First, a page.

Not anyone can just pick up a 45-70 high grain round and squeeze off a few shots perfectly, this takes practice. I don't recommend bringing one unless you're proficient with it. Don't bring ANY guns except a 45-70, can't stress this enough. You're better off leaving them at home and going in with just the BEAR spray. Anything smaller will likely cause more problems than solutions in the event of a bear charge. The worst problem being a false sense of security.
These are all facts straight from a guide in Kodiak Alaska (1 grizzly/sq mile). He has had to shoot 3 bears, one of which nearly killed him after he put 3 shots into it with a "high powered" rifle. After this event he never goes back in with less than a 45-70 and never recommends any less to people that ask. He also stated that with one swing of his arm at the bear, it intervened before his fist got even near the nose and had completely ripped all the muscle from his arm. This was in the blink of an eye. The shaking was so violent that he stated it was impossible to even cock the hammer back on a side arm let alone get a shot off. He also mentioned how the bear had cleared all the small trees in about an 8' radius with him, during the violent shaking it was throwing him through trees up to 3" thick. He survived by the grace of God, nothing less. In the other shooting it took 5 shots from a 30-06 and he said even after the third shot took out its shoulder it was still coming at them alarmingly fast on its belly and 3 legs. The final shooting was from the side, while the bear was mauling someone he shot it in the spine.
The exception to the 45 70, if you really must know, would be in the event that you planned only to shoot the bear in the spine. This means it will be on top of someone before you get a chance to take it out. This is often how people are actually saved from grizzlies versus defending during the charge. Many people believe they are better off risking a real charge than turning a feint charge into a real one 100% of the time. This is why you need a gun that can punch holes in 6 inch thick bone, and or blow out a shoulder in one shot. Anything less will just enrage that bear and once that happens there is absolutely no stopping it unless its dead or your friend shoots it in the spine while you're mauled.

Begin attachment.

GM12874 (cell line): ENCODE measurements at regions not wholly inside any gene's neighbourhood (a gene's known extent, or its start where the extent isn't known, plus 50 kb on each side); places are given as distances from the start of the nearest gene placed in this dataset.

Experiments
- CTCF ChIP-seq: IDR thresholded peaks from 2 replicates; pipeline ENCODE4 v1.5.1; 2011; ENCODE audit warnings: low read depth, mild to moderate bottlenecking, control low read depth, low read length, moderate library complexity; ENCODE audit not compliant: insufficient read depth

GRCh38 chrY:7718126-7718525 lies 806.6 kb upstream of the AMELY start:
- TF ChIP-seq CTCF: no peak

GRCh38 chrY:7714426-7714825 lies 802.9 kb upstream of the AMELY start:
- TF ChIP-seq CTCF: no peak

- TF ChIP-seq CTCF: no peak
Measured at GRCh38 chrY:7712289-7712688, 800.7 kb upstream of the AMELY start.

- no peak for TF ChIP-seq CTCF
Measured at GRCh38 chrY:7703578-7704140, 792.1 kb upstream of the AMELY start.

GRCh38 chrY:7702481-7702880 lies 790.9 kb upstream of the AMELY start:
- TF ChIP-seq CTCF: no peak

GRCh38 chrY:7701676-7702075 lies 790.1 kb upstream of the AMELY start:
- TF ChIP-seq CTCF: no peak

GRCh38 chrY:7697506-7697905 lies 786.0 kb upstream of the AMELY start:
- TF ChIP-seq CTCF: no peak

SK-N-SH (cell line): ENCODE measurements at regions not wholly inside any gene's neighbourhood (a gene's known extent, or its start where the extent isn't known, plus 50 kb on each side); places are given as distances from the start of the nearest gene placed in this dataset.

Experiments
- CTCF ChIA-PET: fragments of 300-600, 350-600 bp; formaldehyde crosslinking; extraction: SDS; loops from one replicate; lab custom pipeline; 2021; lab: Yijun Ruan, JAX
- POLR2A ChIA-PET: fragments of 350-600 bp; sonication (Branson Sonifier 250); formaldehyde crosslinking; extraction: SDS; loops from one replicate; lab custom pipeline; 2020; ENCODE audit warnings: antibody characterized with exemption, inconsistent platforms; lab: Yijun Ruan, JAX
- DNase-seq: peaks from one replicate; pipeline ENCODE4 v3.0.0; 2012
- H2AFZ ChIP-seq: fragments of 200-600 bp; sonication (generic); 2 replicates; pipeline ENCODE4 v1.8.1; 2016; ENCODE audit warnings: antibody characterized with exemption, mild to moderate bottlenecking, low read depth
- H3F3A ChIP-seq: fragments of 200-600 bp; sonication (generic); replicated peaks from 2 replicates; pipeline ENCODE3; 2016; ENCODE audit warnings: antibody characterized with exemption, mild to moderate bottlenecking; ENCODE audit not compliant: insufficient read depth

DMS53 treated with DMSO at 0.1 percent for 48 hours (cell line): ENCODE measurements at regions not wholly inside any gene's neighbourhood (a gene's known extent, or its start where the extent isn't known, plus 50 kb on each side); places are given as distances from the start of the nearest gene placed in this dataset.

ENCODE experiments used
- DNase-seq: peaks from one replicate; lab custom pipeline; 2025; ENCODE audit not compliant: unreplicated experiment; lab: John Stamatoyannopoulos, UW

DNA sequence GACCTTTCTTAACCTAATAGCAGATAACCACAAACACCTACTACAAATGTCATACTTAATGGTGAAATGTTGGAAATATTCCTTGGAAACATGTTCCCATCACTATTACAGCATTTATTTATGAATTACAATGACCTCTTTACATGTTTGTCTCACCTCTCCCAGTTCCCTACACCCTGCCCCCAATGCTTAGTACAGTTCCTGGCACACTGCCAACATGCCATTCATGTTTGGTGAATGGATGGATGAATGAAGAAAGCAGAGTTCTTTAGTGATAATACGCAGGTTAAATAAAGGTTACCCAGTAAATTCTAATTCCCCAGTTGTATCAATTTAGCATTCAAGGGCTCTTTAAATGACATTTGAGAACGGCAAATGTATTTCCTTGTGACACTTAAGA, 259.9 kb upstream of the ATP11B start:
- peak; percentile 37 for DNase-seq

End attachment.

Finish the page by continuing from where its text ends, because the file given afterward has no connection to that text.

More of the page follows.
I don't mean for any of this to discourage you but I just want you to realize the actual situations we're talking about when we talk Bear spray. Do not attempt to use anything else or you are causing more problems than harm, period. The bigger bears get the more human they become. They are not hunting you, they don't even want to be near you for that matter. If you scare a bear, it will react as described above. If you remain alert, the situations in which people are mauled are nearly 100% avoidable. Not only this but remaining alert will give you the opportunity to observe one of mother nature's most inspiring creations in safety and confidence. Bears truly are amazing creatures and not something to be feared. However, remain prepared.
You're more likely to be attacked by a moose than a grizzly. Moose kill a lot of people and are much much much scarier than grizzly bears in my opinion. A moose charging you is not going to stop until you're dead and they don't bluff charge and they are absolutely NOT afraid of you. Hopefully this won't be an issue during the season you're headed in.Feb 12, 2011 at 10:29 am #1695821
@fluffinreach-comLocale: no. california
"How will he get it up there? You can't fly with it."
ohh.. pish tosh tiddle …
it is only illegal if it is in the passenger compartment.
if it's a float plane, it will travel in complete and total legality, in the compartment that's inside virtually all float plane floats. so that's easy.